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I have a very old Java method that I need to call from Scala. It takes a non-generic version of java.util.Enumeration:

public void someMethod(java.util.Enumeration e) {
    ...
}

I've tried the following code for calling the method:

target.someMethod(new java.util.Enumeration[String] {
  def hasMoreElements = false
  def nextElement = throw new NoSuchElementException()
})

However, this results in a compiler error:

found: java.lang.Object with java.util.Enumeration[String]
required: java.util.Enumeration[?0] where type ?0

I've found plenty of examples for dealing with the case where a Java method returns a non-generic value and you need to handle it with a generic type in Scala. I can't find anything that covers this reverse case where we need to pass a non-generic type instead. Is this possible?

More Information I created an implementation in Java and called it from Scala and it works just fine. The problem only manifests itself when trying to mock the Java method using mockito:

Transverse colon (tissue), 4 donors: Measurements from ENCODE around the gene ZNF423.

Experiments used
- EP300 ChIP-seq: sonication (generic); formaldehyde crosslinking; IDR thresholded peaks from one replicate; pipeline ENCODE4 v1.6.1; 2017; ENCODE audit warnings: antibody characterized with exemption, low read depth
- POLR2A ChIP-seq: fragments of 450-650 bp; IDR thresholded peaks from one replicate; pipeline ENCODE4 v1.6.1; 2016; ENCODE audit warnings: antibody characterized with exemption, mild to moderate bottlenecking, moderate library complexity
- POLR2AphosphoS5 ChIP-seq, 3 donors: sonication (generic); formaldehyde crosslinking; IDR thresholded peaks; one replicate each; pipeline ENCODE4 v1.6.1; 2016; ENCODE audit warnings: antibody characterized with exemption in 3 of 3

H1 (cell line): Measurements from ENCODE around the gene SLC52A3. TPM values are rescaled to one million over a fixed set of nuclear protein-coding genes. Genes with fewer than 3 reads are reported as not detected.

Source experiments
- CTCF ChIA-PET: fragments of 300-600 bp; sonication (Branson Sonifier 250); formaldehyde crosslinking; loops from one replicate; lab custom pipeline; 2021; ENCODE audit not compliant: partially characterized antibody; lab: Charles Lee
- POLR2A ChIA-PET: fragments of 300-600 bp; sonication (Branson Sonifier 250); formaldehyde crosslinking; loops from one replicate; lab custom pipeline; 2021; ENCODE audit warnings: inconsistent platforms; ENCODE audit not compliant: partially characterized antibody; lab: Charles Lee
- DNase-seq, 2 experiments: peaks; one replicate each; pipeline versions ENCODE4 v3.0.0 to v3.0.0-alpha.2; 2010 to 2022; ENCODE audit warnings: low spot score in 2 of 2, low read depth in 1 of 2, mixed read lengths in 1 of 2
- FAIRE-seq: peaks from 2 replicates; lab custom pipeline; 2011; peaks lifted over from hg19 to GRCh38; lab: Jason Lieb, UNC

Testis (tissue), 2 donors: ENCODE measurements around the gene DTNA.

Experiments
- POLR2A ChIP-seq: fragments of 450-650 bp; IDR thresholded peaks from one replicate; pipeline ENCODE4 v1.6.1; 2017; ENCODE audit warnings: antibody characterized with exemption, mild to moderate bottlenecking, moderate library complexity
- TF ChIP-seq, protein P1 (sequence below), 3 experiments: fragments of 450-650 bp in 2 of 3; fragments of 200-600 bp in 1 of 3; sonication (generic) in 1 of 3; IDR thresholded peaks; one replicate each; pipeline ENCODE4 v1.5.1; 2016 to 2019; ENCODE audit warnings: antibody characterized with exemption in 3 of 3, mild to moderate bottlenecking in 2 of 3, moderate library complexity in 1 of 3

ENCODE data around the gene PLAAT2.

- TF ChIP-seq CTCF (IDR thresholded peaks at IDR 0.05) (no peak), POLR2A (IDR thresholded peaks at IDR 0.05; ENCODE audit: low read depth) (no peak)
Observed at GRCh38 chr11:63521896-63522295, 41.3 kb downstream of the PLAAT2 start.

(java.util.Enumeration[?0],<repeated...>[java.util.Enumeration[?0]])org.mockito.stubbing.OngoingStubbing[java.util.Enumeration[?0]] <and>
   (java.util.Enumeration[?0])org.mockito.stubbing.OngoingStubbing[java.util.Enumeration[?0]]
 cannot be applied to (java.lang.Object with java.util.Enumeration[String]{def nextElement(): Nothing})

Solution Managed to solve this with some hints from the Odersky book and some hacking with mockito internals. The solution is to build a small function that captures the ?0 type and apply it to the mockito code via a cast:

def thenReturn[T](target: OngoingStubbing[T], result: Any) = 
  target.thenReturn(result.asInstanceOf[T])

thenReturn(when(myMock.someMethod), myEnumeration)
share|improve this question
    
Which version of scala are you working with? I'm using 2.9.2, and your sample code compiles fine. – Richard Sitze Jul 30 '12 at 14:25
2  
If you found a solution, you should write it as an answer. – Donald.McLean Aug 1 '12 at 15:28

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